Players logging on to www.games2win.com can drive a rickshaw with fumes gushing out of the tailpipe on the chaotic roads of Mumbai. The game’s instructions: “Get Sandra to Bandra for her wedding. You have 60 minutes to get her there from Colaba. Raju Rickshaw is her only hope. Hurry or she will be a spinster for life!”
It was this customization of games to the Indian context that helped Alok Kejriwal, founder and CEO of Games2win, raise $5 million (Rs21.5 lakh) in venture capital from the US.
He announced on 28 March that California-based companies Clearstone Venture Advisors Pvt Ltd and SVB Financial Group have invested in this spin-off of his business Contests2win, a portal that offers contests and promotions.
“International games have always been thrust upon us,” Kejriwal said. “The question is: Can we do something that can localize games? Can we do our own games that represent our own passions and use that idea to grow the content category?”
The six-month-old website Games2win offers a variety of games that first targeted youth in major Indian cities before moving onto smaller cities and young Indians abroad.
The site has also been managed by technology founder Mahesh Khambadkone who worked at Dhruva Interactive and creative director Cyrus Oshidar, who was the creative head at MTV India before joining Kejriwal late last year.
The investment in Games2win follows an increase in interest in the Indian gaming sector over the past few years.
In February, French digital video technology major Thomson invested in Bangalore’s Paprikaas Animation Studios, which provides animation and game content.
In late 2006 the Reliance ADA Group launched its own online gaming site Zapak.com, which is Games2win’s biggest competitor.
While other companies have poured money into Indian gaming, this could be the first investment in an online gaming site.
Over the next year, Kejriwal said he would use the investment to expand the site along three lines of business, which currently collect revenues from advertisers.
The foundation of the website is the games generated through an application called Flash.
From the end of April, there will also be a multi-player games which will get additional revenue as players buy upgrades for their online avatars. “We have signed up a large international game company to deploy their gaming to India,” Kejriwal said.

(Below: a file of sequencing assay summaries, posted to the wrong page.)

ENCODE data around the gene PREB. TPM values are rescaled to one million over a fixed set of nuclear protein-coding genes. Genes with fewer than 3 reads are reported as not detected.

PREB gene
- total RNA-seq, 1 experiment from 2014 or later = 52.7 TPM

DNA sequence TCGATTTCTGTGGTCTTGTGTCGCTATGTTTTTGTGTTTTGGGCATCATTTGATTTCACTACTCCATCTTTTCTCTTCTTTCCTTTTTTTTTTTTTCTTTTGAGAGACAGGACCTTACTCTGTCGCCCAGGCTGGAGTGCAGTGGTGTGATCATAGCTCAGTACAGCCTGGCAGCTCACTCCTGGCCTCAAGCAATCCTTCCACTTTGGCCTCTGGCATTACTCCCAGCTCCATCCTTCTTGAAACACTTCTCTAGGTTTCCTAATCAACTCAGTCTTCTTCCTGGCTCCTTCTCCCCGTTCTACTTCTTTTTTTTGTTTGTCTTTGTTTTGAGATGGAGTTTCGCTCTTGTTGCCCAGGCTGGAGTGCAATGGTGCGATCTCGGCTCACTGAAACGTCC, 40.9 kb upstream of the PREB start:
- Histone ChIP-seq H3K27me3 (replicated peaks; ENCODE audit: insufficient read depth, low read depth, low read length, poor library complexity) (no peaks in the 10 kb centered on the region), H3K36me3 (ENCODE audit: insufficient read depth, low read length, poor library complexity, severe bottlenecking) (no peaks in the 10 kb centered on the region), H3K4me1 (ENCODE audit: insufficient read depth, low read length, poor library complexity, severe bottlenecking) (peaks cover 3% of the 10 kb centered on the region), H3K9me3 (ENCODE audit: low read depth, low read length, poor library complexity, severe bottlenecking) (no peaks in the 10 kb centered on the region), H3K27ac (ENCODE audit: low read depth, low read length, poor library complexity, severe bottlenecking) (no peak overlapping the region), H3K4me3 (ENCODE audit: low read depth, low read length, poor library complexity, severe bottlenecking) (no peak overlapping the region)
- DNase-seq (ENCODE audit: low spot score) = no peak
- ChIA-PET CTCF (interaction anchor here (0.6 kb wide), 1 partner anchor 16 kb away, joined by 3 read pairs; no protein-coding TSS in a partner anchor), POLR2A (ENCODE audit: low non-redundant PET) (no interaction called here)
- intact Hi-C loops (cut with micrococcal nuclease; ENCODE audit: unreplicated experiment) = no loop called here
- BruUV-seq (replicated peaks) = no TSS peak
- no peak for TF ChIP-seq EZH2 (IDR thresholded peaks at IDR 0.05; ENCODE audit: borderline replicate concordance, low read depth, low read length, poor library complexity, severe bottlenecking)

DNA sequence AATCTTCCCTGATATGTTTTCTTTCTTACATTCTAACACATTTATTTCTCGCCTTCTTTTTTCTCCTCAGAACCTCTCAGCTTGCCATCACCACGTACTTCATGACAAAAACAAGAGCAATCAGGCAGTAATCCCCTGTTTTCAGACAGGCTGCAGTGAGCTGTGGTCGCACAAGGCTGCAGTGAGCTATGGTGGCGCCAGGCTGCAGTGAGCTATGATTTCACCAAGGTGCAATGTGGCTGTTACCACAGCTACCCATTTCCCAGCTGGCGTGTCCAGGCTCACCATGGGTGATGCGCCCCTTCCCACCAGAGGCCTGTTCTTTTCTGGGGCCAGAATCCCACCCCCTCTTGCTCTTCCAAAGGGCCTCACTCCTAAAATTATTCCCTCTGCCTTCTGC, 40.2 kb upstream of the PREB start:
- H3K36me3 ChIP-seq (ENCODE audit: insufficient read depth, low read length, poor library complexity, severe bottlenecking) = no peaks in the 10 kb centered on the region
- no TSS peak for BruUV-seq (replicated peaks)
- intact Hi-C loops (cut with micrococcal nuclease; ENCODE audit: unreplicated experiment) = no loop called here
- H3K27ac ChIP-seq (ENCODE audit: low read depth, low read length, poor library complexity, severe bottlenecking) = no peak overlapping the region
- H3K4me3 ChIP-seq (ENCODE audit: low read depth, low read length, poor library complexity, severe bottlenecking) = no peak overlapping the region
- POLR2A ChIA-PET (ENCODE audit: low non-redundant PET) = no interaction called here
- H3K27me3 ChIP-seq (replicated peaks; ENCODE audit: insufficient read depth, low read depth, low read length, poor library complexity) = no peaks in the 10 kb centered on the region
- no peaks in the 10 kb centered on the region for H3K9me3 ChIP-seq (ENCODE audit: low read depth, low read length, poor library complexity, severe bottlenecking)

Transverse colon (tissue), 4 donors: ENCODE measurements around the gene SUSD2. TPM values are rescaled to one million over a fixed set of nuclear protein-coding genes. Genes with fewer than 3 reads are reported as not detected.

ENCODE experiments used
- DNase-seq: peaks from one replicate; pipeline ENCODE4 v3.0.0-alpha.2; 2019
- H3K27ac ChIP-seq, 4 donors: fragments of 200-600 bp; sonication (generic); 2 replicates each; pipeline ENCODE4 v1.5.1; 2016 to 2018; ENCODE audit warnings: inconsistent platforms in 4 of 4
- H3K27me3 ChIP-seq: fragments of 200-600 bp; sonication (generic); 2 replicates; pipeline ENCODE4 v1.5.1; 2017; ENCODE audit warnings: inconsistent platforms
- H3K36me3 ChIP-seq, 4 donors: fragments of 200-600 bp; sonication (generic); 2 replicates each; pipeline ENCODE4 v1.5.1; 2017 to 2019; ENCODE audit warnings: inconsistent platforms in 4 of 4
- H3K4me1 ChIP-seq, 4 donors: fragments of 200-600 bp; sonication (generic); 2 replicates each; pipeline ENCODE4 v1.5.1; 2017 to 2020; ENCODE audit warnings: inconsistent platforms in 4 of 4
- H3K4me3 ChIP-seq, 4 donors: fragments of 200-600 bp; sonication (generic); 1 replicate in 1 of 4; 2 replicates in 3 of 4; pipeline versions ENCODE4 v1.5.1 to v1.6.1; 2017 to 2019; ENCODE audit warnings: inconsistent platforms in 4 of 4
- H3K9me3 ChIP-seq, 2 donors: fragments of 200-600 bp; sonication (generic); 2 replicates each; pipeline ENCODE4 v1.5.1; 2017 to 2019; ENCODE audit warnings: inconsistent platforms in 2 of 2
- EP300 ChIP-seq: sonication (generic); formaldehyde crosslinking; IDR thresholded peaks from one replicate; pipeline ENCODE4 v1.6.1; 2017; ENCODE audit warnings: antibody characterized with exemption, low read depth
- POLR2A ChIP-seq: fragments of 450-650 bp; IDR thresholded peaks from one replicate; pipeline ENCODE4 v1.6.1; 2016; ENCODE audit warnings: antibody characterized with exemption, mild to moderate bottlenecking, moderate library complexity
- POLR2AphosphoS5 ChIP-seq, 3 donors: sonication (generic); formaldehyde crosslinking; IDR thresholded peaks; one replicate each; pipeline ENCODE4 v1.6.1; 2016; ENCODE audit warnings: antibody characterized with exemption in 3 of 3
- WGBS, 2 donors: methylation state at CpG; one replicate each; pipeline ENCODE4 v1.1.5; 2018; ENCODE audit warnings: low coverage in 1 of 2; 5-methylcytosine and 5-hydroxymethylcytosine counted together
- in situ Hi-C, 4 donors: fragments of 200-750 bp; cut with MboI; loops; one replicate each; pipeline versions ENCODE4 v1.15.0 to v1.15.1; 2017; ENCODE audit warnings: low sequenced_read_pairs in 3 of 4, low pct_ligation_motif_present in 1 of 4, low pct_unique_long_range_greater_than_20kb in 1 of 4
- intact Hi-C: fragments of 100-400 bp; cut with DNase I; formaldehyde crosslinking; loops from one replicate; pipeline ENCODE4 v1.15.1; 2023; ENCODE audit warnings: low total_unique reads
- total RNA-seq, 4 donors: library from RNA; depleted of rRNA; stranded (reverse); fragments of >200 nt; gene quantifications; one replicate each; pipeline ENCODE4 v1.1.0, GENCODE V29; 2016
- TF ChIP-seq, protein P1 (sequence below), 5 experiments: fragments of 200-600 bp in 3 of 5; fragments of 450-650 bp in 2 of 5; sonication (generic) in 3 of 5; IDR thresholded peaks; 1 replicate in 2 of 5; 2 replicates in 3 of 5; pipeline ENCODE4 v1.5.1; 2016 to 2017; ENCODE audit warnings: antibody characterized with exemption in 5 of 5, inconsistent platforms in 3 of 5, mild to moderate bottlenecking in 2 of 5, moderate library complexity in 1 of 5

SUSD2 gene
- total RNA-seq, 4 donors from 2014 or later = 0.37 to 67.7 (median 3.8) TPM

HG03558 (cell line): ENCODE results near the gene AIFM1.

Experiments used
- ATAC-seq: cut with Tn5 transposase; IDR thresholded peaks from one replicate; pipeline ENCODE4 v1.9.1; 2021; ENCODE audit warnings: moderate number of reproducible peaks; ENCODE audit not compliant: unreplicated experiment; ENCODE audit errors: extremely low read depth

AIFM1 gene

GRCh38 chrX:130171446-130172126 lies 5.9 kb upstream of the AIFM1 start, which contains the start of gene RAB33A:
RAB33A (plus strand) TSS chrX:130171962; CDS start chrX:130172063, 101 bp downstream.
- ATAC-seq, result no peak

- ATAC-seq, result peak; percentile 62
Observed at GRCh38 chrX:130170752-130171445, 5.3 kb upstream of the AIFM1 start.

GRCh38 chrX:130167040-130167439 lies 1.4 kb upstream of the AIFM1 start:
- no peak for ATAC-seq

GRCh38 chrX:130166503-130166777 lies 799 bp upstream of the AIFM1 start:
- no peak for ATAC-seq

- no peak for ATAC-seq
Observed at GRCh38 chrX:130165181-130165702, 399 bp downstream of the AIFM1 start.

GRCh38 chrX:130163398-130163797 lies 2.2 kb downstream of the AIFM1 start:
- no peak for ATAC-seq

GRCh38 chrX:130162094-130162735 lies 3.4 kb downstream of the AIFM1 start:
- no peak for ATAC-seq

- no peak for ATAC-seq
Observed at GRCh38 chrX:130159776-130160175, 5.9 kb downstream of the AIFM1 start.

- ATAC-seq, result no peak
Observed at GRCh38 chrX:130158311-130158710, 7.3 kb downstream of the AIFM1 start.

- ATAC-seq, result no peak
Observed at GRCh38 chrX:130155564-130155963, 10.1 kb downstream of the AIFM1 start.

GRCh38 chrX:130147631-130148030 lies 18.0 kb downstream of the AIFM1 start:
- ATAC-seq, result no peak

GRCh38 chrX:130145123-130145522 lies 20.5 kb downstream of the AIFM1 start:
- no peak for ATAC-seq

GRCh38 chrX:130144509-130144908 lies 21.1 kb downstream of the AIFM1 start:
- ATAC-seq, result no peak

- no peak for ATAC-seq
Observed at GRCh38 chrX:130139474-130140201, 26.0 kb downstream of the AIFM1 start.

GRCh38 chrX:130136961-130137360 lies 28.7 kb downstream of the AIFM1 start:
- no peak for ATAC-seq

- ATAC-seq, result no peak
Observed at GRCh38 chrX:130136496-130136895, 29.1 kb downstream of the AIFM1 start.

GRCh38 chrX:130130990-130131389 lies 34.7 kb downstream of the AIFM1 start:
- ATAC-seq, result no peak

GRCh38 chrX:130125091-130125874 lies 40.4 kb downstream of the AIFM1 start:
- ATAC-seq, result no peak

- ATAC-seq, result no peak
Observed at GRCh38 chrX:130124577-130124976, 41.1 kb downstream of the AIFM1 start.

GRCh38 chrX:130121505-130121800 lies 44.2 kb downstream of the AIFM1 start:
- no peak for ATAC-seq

There will also be prepaid cards available that players can buy and use to get merchandise—such as new tyres for their online cars—without using a credit card.
And by the end of the year, there will be larger games that can be downloaded and played on the computer, which will be bought at a fee. All will be targeted at the Indian audience through game design, marketing and events.
“We are keenly looking at ethnic content to be a breakaway category, which really nobody has done well so far,” said Rahul Khanna, director, Clearstone, which provided the majority of the investment in Games2win.
“This combination of a content creation capability but also a distribution platform as well as a consumer brand is what is exciting for us.”
Kejriwal built the distribution platform when he developed Contests2win. He will now expand it.
The key to his expansion in India, he realized, was to increase the Indian youth’s access to his website. Gaming sites tying up with cybercafes has been a successful business model in parts of Asia such as China, Korea and Vietnam, where many youngsters don’t have Internet connections in their homes.
Kejriwal partnered with Internet provider Sify, which has a large chain of gaming cafes throughout India, and with sole-proprietor cybercafes.
Kejriwal said he explains the potential of the online gaming business to the cafe owners, asks them to invest in better machinery for game playing and promises a share of the revenues.
The next step, he said, would be to work with manufacturers to create the best equipment for playing games, and get them more access to their end customer.